Note: I’m now on a career break and no longer in a manager role, but I still live by many of these values and practices.

The following post is a way to:

  • Explain my role and describe what you can expect from me
  • Explain my values so you can hold me accountable for them

This post doesn’t:

  • Attempt to set expectations for your role
  • Define our roadmap

My Goals

  • To attract, retain, and develop world-class engineers who A) align with our company values and B) can self-organize and achieve our company vision.
  • To provide context to your work so that you’ll know how your day-to-day tasks help us achieve our greater mission.

In short, if I leave for a month, everything should continue running smoothly.

Working together

We’ll have a 30-minute one-on-one (1:1) meeting, at minimum, every other week. I’ll occasionally use this time to ask you about workload and status, but this is mainly a time to have real talk. Tell me what’s on your mind. Ask difficult questions. I may also use this time to ask what feedback you have for me. If you don’t have any, don’t sweat it, but know that it’s perfectly safe (and encouraged) to share constructive feedback.

I take our communication pretty seriously. You can Slack me anytime during work or after-hours. I get a notification on my phone, so as long as my phone is nearby, I should respond quickly. I also check email regularly throughout the day and semi-regularly in the evenings. If you send me an email, and it needs immediate attention, text me to “check my email.”

I’ll sometimes ask you to tackle a task. If I’m not explaining it clearly, I’m not doing my job correctly. Let me know if I’m confusing you.

Candor is important. As we work together, I expect you to be open with important feedback or information, e.g., feedback on my performance or where things are going wrong. I imagine you expect the same from me. You also should know that there are times when I’m asked to withhold certain sensitive and confidential information passed down from upper management. However, I will never lie to you, nor should the company expect me to. If you ask, I will provide as much information as I can reasonably give.

My Principles

I’m here to serve you. I believe that you, as an individual contributor, are more important than me. While my title is “manager,” I believe that we work together rather than you work for me. You work for our company, so serve the company’s mission. I’m here to help you do this effectively. My goal is to help you enjoy being here and steadily improve at your job over time. If you don’t feel good about your work or career trajectory, let’s talk about it.

I believe in you and your desire to do the right thing. If you fail at something or make a mistake, my first assumption is that I failed to set expectations with you properly, or you didn’t get the right information. I know you’re smart and well-meaning. It’s why we hired you.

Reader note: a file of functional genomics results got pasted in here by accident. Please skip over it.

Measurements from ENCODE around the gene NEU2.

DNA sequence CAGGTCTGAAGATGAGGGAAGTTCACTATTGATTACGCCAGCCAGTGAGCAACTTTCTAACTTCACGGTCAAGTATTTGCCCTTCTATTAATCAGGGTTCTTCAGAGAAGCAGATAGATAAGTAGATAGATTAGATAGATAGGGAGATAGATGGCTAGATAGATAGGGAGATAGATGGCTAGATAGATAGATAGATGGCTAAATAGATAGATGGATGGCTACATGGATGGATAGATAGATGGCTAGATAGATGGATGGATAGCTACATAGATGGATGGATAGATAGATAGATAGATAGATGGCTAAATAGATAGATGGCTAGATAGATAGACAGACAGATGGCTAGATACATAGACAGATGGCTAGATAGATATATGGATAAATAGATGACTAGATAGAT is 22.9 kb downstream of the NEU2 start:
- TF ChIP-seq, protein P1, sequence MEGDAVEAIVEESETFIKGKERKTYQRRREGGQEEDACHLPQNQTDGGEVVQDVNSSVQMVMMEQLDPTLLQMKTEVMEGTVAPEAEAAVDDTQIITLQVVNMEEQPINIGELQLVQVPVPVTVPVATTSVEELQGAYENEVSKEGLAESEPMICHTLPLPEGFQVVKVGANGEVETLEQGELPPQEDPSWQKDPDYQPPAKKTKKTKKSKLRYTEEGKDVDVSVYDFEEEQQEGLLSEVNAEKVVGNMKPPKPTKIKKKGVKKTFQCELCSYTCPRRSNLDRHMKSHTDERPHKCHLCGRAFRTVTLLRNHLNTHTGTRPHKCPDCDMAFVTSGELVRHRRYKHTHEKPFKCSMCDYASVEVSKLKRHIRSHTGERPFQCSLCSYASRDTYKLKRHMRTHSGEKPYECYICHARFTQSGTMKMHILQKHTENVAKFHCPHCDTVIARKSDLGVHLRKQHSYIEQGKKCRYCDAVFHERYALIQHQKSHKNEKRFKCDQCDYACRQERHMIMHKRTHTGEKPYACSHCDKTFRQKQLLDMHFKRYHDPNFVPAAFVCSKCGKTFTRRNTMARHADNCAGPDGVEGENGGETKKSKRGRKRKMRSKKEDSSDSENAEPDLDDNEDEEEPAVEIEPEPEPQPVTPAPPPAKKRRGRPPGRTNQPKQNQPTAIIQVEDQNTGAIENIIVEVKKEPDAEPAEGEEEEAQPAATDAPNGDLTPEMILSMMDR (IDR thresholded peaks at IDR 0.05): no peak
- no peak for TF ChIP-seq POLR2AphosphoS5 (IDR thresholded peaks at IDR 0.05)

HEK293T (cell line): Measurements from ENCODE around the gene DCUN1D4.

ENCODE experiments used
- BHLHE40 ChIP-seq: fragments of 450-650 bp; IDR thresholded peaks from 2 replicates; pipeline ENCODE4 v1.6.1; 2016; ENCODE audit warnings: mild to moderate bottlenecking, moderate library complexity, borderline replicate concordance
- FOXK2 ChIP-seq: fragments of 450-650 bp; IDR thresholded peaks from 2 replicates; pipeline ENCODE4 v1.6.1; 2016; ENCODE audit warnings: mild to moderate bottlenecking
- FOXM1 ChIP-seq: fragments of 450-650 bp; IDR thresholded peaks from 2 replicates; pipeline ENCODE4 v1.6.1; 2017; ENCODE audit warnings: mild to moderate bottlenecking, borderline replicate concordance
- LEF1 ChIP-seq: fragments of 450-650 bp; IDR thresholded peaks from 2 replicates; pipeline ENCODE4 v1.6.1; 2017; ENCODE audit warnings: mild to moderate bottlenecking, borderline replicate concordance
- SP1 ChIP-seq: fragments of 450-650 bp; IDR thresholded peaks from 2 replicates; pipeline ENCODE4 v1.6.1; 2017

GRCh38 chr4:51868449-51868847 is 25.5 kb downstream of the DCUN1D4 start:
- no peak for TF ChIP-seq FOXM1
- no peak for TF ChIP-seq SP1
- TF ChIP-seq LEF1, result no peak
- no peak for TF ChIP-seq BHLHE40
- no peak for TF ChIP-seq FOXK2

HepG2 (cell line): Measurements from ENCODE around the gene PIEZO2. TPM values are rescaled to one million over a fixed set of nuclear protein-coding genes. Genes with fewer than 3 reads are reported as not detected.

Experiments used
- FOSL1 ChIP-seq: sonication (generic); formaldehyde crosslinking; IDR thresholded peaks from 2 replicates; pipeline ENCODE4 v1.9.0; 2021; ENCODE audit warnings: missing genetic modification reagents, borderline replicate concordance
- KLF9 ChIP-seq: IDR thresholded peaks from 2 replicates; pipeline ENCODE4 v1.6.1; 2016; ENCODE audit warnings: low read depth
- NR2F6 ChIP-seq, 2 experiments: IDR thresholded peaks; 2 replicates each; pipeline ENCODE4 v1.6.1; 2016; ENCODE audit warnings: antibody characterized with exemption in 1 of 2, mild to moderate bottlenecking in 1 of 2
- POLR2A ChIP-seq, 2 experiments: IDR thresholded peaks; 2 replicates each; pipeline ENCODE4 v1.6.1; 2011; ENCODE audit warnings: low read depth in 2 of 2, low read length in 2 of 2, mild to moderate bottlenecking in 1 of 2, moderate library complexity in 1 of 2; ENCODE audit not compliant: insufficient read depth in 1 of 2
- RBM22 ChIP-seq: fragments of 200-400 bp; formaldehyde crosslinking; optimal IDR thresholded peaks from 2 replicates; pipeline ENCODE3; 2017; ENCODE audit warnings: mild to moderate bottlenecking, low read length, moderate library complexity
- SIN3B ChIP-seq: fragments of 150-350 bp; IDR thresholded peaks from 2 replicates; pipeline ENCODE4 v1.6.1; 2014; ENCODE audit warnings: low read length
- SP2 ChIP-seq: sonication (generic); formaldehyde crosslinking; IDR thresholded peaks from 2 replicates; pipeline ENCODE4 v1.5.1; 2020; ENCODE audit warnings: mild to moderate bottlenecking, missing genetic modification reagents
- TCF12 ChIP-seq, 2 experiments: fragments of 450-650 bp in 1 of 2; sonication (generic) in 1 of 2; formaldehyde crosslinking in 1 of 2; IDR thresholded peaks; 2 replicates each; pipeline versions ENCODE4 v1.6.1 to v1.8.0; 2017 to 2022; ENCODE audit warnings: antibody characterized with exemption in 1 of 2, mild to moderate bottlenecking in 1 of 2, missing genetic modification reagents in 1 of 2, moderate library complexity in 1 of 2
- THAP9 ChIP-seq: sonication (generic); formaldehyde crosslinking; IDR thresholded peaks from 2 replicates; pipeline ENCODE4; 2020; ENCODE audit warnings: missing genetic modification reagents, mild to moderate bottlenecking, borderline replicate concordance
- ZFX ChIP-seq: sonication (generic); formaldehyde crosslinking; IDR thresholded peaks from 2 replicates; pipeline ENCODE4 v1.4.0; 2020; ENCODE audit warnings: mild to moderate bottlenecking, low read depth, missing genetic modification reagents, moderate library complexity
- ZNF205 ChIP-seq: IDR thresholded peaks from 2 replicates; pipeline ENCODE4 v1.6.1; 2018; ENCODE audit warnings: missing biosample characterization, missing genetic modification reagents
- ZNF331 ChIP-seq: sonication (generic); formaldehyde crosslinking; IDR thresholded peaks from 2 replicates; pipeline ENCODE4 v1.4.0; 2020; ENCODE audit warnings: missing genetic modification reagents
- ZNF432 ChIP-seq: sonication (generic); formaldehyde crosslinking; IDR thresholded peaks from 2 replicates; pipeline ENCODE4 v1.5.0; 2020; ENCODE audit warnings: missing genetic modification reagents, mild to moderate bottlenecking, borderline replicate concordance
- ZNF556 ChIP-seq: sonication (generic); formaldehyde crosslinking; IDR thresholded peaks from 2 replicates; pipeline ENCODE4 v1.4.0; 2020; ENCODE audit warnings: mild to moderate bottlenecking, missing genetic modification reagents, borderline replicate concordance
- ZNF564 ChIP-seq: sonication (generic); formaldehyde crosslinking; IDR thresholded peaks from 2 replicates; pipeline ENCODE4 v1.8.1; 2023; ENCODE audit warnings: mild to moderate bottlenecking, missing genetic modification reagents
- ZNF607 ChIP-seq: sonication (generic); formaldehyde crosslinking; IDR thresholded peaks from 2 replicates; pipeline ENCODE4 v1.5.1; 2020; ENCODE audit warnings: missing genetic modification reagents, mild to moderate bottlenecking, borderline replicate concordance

There’s what’s important, and there’s everything else. It’s not important that you show up to every one of our 1:1 meetings on time, but it is important that we build a good working relationship and take advantage of our 1:1 time. It’s not important to me that you have 100% attendance at work, but it is important to develop a reputation for “showing up” with your team. I don’t sweat the small stuff, and I avoid micromanagement. Have fun and do the right thing.

I aim to be a “Pro.” Here’s how I define Pro:

  • Show up when you’re supposed to show up.
  • Deliver what’s due when it’s due.
  • Always aim for your highest quality work.

Two-way feedback is essential. I will give you the feedback you need to do your job effectively. Know that getting constructive feedback is recoverable, and it’s never a representation of you as a person. When I provide this feedback, I intend to be on your team and your biggest fan who’s holding up warning signs to help you back on course. I also believe in giving positive feedback quite often. Lastly, I’ll regularly ask you for feedback on my performance. Know that you’re encouraged to be honest. Positive feedback is fun, but critical feedback is highly regarded and respected.

Random bits

I’m an introvert. But it’s not a big deal. Big groups tire me out a bit, and I typically keep myself in those settings, but I love chatting with you. It’s my favorite part of the job.

I take a stoic approach. I value calmness and discipline. All of my worst snap decisions in life happened when I lost my cool. In my first job out of college doing IT Support, our servers crashed, and we were locked out of the server room. My boss’s first words were, “Take a deep breath and relax.” That’s stuck with me ever since.

Reading List

Here are some of the books that have influenced my leadership style:

My Request

In reading over this post, I encourage you to find areas where I’m not meeting these goals and principles and hold me accountable where necessary. Reach out to me if you have any specific feedback on its contents.

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